Passer au contenu principal

County Services           How Do I?     

Highlights of the May 7, 2024 Meeting of the Tompkins County Legislature

Ithaca Downtown Conference Center Update

The Legislature received a presentation from Suzanne Smith-Jablonski, Executive Director of the Downtown Ithaca Local Development Corporation, with an update on the Ithaca Downtown Conference Center. The Downtown Conference Center will prioritize hosting mid-week conferences to attract visitors to the community, encouraging increased business at hotels, restaurants, and other downtown establishments. The Conference Center is slated to open in June 2024, with events booked in July.

The Downtown Conference Center is funded in part through the collection of hotel room tax in the County and is the first fossil fuel free conference center in the country.

Resolution to Modify Agricultural District No. 2

A resolution passed 9-4 (Legislators Sigler, Brooks, Black, and Dawson opposed; Legislator Koreman excused) removing 465 acres and adding over 1,200 acres of agricultural land located on the west side of Cayuga Lake to Agricultural District 2, as recommended by the Tompkins County Agriculture and Farmland Protection Board.

An amendment to the resolution that included an exception of a 62-acre parcel located within the Town of Ulysses’ Conservation Zone failed 5-7 (Legislators Sigler, Brooks, Black, Dawson, and Champion in favor; Legislator Koreman excused). The Conservation Zone was created to protect natural resources including Taughannock Falls State Park, and other properties adjacent to Cayuga Lake.

In moving the amended resolution, Legislator Dawson cited her support of the local Town of Ulysses Planning Board’s zoning authority and their opposition to the inclusion of the cited property in the Agricultural District.

Pete Angie, Town of Ulysses Planning Board representative, was in attendance to speak in opposition to the inclusion of the cited property in the Agricultural District. Crystal Buck, Farmland Protection and Ag Marketing Educator from Cornell Cooperative Extension, was also in attendance to provide education on the process of review and recommendations of land conducted by the Tompkins County Agriculture and Farmland Protection Board.

Among Other Business

During his Chair’s Report, Legislator Klein condemned the recent rise in comments on social media targeting the employees of the County’s Assessment Department. Chair Klein emphasized the distinction between the value of a property’s assessment and the tax levy, directing anyone with concerns regarding possible increases in taxes directly to him and not the Assessment Department.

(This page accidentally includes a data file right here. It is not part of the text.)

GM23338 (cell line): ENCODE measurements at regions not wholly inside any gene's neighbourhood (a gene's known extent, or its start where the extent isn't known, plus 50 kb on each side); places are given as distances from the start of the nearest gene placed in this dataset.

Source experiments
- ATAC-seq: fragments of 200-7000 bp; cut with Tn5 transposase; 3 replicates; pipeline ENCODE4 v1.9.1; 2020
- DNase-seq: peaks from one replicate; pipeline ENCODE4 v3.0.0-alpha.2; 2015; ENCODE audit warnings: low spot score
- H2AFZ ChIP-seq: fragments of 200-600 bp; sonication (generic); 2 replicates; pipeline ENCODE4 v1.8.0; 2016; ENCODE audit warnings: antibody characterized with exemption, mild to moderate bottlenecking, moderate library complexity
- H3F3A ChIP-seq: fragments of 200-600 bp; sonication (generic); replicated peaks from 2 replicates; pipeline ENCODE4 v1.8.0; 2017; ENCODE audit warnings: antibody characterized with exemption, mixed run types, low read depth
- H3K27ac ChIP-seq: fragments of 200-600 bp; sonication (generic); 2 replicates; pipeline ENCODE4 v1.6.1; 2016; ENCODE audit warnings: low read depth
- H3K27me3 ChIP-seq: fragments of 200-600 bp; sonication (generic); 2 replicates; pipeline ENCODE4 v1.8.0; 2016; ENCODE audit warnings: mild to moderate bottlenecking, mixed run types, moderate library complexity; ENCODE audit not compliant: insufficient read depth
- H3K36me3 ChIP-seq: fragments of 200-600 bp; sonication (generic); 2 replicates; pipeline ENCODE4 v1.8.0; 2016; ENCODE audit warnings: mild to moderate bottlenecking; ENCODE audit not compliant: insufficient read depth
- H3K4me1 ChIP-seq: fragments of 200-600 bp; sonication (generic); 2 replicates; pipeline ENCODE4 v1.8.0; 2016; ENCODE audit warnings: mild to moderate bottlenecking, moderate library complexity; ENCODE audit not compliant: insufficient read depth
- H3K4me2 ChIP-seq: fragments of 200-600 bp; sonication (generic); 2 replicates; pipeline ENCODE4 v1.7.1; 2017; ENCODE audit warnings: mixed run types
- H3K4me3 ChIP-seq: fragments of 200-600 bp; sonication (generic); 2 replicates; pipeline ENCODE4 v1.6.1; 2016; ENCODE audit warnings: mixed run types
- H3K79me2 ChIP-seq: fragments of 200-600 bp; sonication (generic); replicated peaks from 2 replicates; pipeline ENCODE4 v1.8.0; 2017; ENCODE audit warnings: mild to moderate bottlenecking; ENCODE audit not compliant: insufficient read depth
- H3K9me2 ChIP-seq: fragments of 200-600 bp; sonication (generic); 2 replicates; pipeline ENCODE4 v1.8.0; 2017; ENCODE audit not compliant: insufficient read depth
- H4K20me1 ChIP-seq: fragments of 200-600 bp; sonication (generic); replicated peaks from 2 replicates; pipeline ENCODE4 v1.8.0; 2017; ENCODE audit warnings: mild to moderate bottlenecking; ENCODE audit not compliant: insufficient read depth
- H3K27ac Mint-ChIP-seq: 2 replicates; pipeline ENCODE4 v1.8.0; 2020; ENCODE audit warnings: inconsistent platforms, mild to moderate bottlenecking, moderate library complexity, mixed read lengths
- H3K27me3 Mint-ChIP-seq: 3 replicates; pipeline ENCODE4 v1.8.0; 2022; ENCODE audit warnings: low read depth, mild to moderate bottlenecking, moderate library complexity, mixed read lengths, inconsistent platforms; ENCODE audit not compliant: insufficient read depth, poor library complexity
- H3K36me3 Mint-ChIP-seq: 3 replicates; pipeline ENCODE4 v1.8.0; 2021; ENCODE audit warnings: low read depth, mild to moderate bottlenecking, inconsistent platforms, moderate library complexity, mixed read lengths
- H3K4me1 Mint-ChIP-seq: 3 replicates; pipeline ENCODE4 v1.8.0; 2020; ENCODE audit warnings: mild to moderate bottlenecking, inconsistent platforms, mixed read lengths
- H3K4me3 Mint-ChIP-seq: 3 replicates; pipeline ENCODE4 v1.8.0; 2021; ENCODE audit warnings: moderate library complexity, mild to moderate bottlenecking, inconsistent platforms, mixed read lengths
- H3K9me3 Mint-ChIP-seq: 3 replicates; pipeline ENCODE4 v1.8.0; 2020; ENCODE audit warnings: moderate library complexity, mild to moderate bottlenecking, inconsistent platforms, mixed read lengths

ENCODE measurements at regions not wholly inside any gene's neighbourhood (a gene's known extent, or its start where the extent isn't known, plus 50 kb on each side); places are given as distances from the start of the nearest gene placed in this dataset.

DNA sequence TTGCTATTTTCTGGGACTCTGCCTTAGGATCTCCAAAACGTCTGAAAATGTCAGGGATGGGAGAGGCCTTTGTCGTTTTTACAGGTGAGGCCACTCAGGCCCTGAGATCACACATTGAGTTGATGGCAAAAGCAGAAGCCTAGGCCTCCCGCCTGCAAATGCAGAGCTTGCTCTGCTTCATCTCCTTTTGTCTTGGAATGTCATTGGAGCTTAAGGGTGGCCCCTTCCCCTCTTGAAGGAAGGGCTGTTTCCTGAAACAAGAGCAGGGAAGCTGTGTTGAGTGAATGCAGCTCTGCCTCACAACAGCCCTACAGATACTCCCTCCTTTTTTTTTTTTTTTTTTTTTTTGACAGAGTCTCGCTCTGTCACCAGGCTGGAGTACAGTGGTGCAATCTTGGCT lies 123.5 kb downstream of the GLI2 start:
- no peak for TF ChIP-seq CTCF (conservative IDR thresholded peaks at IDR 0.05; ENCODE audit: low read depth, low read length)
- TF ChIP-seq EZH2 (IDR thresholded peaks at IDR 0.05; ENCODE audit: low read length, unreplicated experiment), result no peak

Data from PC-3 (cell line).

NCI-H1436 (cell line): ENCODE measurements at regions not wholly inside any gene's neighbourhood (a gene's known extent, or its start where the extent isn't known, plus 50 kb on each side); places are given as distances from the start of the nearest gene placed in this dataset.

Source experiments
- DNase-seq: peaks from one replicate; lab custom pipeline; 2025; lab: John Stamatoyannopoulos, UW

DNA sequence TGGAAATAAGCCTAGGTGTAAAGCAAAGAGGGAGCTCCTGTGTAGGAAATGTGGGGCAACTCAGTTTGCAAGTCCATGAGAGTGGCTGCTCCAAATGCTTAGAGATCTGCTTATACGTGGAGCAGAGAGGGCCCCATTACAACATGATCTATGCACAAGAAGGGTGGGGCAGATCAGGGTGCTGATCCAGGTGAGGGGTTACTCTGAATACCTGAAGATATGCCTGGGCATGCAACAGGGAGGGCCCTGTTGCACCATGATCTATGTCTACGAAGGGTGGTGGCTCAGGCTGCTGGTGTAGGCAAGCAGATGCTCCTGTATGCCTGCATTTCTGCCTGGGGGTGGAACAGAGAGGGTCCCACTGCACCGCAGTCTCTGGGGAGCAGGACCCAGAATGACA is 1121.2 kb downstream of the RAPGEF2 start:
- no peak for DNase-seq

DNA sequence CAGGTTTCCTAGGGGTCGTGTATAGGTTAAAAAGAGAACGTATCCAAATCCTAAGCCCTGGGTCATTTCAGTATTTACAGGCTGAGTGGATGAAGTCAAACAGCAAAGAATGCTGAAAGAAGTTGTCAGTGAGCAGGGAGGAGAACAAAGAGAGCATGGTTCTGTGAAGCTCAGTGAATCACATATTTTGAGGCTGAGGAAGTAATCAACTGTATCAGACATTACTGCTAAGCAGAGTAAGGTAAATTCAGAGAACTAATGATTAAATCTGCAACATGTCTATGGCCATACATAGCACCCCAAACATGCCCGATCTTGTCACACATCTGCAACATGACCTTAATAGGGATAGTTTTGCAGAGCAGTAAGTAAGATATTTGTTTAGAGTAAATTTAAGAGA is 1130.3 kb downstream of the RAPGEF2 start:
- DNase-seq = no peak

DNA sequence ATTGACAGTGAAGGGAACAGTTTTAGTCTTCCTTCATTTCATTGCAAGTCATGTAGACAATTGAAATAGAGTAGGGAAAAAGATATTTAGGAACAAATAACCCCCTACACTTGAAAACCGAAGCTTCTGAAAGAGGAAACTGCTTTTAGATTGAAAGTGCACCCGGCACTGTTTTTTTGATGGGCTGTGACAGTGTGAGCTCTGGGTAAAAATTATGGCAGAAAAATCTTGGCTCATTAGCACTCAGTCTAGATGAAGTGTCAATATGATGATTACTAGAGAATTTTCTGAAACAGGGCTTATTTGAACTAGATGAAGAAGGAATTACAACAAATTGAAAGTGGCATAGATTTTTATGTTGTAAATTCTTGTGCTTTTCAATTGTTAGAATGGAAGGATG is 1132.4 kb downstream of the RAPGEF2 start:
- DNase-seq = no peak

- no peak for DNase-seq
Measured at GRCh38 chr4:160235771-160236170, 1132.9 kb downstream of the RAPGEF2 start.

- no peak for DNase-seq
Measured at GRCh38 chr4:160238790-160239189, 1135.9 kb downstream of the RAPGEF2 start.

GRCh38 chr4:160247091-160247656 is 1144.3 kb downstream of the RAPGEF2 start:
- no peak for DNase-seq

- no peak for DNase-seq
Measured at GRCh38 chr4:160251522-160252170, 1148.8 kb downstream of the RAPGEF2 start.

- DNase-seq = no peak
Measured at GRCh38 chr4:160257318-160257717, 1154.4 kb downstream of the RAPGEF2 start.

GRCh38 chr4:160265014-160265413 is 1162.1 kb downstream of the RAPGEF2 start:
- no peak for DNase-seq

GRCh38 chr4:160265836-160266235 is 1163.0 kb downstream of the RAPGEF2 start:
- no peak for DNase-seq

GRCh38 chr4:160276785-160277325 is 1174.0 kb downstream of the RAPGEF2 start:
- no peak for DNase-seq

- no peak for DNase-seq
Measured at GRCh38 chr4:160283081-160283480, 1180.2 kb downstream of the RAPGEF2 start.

County Administrator Lisa Holmes discussed the Legislature’s recent budget retreat and noted that the tax cap calculation stands at 5.09%. While a maintenance of effort budget would require a 5.9% increase, the sense of the Legislature was for Administrator Holmes to produce a budget with only a 2% tax levy increase, requiring approximately $2 million in cuts. To meet this target, Holmes will be asking for the assistance of Department Heads and agencies.

Lorrie Scarrott, the Finance Director, highlighted a slight rise in sales tax for March, indicating an overall increase of 1.32% over the previous year. She also pointed out that other counties in New York State experienced varying percentage changes in their sales tax, underscoring the variability of sales tax revenue for counties.

A proclamation was read declaring May as Mental Health Awareness Month in Tompkins County. The resolution calls for “Tompkins County to recommit ourselves to increasing awareness of the importance mental health plays in all of our lives, supporting those in need of treatment by offering appropriate and stigma free services, while celebrating the contributions of those in the mental health workforce who make a difference in our lives.”

A proclamation was also read celebrating Community Action Month, recognizing the 57-year history of actions and contributions of Tompkins Community Action “collaborating with individuals and organizations to sustain and improve economic opportunity and social justice for families and individuals impacted directly or indirectly by poverty.” The month of May celebrates Community Action as a robust state and local force connecting people to life changing services and creating pathways to prosperity across the nation.